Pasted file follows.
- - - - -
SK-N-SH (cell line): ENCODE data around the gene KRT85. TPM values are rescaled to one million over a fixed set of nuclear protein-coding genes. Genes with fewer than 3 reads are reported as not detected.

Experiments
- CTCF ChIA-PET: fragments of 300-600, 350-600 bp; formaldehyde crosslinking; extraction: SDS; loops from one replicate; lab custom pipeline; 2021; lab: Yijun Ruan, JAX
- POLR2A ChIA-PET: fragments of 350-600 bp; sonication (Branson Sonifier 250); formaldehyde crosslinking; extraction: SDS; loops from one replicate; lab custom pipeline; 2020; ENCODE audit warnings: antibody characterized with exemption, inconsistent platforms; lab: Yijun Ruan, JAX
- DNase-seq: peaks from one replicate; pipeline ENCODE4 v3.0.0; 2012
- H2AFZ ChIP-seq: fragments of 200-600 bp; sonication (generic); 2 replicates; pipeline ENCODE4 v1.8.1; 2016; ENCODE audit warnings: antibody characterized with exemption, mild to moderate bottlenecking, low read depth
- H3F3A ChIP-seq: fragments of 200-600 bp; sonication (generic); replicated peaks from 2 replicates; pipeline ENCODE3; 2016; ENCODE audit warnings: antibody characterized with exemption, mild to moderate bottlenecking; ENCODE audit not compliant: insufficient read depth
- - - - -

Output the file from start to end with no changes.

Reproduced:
SK-N-SH (cell line): ENCODE data around the gene KRT85. TPM values are rescaled to one million over a fixed set of nuclear protein-coding genes. Genes with fewer than 3 reads are reported as not detected.

Experiments
- CTCF ChIA-PET: fragments of 300-600, 350-600 bp; formaldehyde crosslinking; extraction: SDS; loops from one replicate; lab custom pipeline; 2021; lab: Yijun Ruan, JAX
- POLR2A ChIA-PET: fragments of 350-600 bp; sonication (Branson Sonifier 250); formaldehyde crosslinking; extraction: SDS; loops from one replicate; lab custom pipeline; 2020; ENCODE audit warnings: antibody characterized with exemption, inconsistent platforms; lab: Yijun Ruan, JAX
- DNase-seq: peaks from one replicate; pipeline ENCODE4 v3.0.0; 2012
- H2AFZ ChIP-seq: fragments of 200-600 bp; sonication (generic); 2 replicates; pipeline ENCODE4 v1.8.1; 2016; ENCODE audit warnings: antibody characterized with exemption, mild to moderate bottlenecking, low read depth
- H3F3A ChIP-seq: fragments of 200-600 bp; sonication (generic); replicated peaks from 2 replicates; pipeline ENCODE3; 2016; ENCODE audit warnings: antibody characterized with exemption, mild to moderate bottlenecking; ENCODE audit not compliant: insufficient read depth